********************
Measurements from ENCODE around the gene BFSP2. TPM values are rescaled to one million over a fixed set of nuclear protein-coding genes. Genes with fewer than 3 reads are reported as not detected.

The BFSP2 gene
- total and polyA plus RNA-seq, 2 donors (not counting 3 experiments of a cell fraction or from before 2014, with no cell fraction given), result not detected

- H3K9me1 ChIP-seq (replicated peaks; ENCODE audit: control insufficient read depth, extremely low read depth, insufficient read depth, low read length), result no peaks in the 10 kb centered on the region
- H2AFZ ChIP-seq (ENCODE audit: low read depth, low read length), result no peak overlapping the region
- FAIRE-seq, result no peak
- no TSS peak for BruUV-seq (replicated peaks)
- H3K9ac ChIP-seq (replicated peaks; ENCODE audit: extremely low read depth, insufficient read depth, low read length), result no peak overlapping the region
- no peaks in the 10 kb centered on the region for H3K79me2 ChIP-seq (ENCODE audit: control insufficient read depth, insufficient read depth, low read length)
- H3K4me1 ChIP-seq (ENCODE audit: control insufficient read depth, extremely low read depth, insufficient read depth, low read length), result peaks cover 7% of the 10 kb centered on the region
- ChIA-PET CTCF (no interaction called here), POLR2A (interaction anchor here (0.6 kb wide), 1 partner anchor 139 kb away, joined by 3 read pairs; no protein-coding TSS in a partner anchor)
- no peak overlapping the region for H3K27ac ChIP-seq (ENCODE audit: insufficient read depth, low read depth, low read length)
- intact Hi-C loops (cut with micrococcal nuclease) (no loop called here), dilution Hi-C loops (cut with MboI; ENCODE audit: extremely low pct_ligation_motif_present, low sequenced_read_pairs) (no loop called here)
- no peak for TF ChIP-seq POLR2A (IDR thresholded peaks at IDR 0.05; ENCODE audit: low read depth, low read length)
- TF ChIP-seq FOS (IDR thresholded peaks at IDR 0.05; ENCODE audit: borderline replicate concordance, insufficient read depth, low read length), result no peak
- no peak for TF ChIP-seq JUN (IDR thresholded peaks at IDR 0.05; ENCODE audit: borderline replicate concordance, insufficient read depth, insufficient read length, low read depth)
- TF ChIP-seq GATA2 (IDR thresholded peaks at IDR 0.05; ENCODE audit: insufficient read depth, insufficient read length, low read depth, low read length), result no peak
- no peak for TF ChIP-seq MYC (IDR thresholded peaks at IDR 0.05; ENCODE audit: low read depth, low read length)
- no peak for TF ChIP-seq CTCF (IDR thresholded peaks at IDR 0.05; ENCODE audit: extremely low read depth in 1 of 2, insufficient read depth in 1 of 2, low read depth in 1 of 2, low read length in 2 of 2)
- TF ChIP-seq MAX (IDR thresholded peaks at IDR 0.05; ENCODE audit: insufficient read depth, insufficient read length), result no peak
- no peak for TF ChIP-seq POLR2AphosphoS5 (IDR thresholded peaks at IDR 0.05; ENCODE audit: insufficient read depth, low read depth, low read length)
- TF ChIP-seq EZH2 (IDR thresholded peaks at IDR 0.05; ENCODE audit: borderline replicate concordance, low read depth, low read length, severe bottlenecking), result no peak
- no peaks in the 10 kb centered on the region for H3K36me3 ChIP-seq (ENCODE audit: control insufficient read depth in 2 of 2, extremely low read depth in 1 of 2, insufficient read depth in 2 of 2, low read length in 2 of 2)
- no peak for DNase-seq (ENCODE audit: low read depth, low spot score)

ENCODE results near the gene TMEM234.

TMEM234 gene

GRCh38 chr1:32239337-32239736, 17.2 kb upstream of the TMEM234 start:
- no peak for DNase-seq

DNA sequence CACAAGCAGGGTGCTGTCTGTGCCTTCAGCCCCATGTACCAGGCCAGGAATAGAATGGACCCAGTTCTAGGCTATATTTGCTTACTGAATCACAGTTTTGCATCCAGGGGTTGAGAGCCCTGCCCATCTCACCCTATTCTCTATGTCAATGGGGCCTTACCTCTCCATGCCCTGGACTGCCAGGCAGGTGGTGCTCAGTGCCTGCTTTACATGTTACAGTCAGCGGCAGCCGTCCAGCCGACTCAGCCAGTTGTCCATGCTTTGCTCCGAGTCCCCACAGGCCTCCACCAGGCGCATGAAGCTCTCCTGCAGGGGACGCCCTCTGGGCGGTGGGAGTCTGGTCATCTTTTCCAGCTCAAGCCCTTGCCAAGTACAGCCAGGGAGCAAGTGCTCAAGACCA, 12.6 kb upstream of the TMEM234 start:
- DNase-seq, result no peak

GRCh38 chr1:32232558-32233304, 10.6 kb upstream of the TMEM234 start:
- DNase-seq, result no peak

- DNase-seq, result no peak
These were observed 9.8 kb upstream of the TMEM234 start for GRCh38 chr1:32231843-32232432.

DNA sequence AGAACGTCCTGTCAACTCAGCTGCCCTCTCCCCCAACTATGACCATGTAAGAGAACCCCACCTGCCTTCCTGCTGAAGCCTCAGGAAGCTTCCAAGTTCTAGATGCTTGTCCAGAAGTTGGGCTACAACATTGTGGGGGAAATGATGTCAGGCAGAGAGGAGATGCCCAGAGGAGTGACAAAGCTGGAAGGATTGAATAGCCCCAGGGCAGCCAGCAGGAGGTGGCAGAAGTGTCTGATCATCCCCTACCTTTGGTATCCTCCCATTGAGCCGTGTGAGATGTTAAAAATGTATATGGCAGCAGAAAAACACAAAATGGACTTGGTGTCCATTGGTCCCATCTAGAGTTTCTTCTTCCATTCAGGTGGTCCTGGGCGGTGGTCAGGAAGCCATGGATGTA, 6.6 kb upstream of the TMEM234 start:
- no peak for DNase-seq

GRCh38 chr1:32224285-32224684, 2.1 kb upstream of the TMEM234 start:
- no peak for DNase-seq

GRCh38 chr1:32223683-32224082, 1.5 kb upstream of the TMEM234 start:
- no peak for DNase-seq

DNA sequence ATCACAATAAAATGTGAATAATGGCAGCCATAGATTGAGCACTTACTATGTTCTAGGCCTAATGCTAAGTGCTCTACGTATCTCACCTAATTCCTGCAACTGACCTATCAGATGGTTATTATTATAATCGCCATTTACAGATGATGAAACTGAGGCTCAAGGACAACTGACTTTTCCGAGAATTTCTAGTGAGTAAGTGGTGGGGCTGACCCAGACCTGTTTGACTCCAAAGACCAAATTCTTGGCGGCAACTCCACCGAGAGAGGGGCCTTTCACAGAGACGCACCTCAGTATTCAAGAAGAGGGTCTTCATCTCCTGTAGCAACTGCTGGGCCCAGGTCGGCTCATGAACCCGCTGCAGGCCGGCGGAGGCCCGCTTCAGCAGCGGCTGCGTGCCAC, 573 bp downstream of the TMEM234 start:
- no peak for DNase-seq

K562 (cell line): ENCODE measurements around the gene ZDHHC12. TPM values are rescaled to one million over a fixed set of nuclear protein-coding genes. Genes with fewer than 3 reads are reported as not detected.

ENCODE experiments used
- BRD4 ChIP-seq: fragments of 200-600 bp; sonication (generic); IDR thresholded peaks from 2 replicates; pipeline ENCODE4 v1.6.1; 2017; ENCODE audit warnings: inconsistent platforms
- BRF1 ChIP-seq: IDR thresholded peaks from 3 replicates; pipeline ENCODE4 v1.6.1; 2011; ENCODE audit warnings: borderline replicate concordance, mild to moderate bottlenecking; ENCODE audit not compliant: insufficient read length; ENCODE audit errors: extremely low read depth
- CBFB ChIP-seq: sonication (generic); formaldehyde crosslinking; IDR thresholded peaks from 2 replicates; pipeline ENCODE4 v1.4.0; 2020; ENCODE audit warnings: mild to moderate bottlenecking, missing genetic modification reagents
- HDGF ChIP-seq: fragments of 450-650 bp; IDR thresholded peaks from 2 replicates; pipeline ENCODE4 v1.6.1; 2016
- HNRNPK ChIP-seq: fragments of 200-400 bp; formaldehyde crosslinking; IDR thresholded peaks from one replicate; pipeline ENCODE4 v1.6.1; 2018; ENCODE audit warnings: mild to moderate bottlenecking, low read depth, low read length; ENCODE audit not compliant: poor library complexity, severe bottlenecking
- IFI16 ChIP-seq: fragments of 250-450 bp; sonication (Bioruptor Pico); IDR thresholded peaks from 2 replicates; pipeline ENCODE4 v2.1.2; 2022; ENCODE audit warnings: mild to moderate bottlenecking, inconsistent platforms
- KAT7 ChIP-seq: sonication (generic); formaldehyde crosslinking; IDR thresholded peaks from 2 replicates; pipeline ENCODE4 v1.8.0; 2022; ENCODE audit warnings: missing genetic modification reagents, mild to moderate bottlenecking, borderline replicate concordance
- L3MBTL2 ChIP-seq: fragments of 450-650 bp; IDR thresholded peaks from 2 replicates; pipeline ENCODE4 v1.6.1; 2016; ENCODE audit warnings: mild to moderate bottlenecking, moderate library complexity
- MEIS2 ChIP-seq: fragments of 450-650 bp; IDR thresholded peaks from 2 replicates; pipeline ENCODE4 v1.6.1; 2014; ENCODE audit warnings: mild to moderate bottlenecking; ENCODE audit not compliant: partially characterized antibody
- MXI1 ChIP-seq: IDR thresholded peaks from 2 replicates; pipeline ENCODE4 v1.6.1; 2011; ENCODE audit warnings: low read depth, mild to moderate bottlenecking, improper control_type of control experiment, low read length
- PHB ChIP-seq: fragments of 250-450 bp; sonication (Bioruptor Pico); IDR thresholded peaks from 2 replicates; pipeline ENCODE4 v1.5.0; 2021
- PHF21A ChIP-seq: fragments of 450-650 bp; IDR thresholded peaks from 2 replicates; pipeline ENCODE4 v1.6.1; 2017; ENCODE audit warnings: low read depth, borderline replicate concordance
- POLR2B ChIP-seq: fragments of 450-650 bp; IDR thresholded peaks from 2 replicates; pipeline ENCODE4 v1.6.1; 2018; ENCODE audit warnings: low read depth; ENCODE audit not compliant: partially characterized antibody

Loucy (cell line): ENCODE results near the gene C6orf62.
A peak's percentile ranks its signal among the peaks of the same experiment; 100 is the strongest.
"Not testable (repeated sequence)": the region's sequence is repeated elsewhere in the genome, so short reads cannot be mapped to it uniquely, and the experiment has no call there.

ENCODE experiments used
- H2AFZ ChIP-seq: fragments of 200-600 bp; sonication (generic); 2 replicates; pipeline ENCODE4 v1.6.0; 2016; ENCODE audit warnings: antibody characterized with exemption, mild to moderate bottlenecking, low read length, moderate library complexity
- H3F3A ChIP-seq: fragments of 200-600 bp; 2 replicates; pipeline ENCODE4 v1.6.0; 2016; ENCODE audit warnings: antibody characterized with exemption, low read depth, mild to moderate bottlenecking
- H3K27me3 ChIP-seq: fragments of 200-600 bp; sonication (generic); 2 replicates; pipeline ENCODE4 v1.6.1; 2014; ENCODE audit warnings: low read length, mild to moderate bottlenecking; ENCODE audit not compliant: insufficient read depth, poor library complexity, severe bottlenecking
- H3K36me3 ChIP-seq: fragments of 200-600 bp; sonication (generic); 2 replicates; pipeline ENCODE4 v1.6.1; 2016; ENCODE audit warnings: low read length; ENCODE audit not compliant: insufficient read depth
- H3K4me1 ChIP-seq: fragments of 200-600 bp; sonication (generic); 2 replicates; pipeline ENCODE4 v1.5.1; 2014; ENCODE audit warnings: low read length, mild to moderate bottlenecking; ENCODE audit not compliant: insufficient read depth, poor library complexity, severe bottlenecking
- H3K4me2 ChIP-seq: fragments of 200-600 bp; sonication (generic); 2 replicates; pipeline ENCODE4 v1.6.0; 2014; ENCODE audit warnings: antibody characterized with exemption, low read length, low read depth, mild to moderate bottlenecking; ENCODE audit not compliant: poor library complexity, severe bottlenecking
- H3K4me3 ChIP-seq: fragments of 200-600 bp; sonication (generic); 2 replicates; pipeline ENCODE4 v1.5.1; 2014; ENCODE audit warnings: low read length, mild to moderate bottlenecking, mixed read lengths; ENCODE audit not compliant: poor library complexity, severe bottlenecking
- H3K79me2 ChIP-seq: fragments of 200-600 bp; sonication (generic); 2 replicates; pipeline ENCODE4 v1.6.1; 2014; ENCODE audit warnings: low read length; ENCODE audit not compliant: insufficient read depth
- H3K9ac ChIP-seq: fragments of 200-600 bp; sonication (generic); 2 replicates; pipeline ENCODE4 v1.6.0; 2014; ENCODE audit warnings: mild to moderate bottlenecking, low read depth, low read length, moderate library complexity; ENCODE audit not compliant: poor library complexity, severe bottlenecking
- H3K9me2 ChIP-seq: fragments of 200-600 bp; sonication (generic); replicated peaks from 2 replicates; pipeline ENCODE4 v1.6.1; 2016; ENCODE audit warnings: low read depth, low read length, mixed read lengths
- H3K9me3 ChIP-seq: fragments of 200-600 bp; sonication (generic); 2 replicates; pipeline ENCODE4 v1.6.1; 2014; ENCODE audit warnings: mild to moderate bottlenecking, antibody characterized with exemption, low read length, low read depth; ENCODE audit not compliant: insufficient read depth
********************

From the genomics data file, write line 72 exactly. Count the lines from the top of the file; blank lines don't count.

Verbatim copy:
- H3K9me3 ChIP-seq: fragments of 200-600 bp; sonication (generic); 2 replicates; pipeline ENCODE4 v1.6.1; 2014; ENCODE audit warnings: mild to moderate bottlenecking, antibody characterized with exemption, low read length, low read depth; ENCODE audit not compliant: insufficient read depth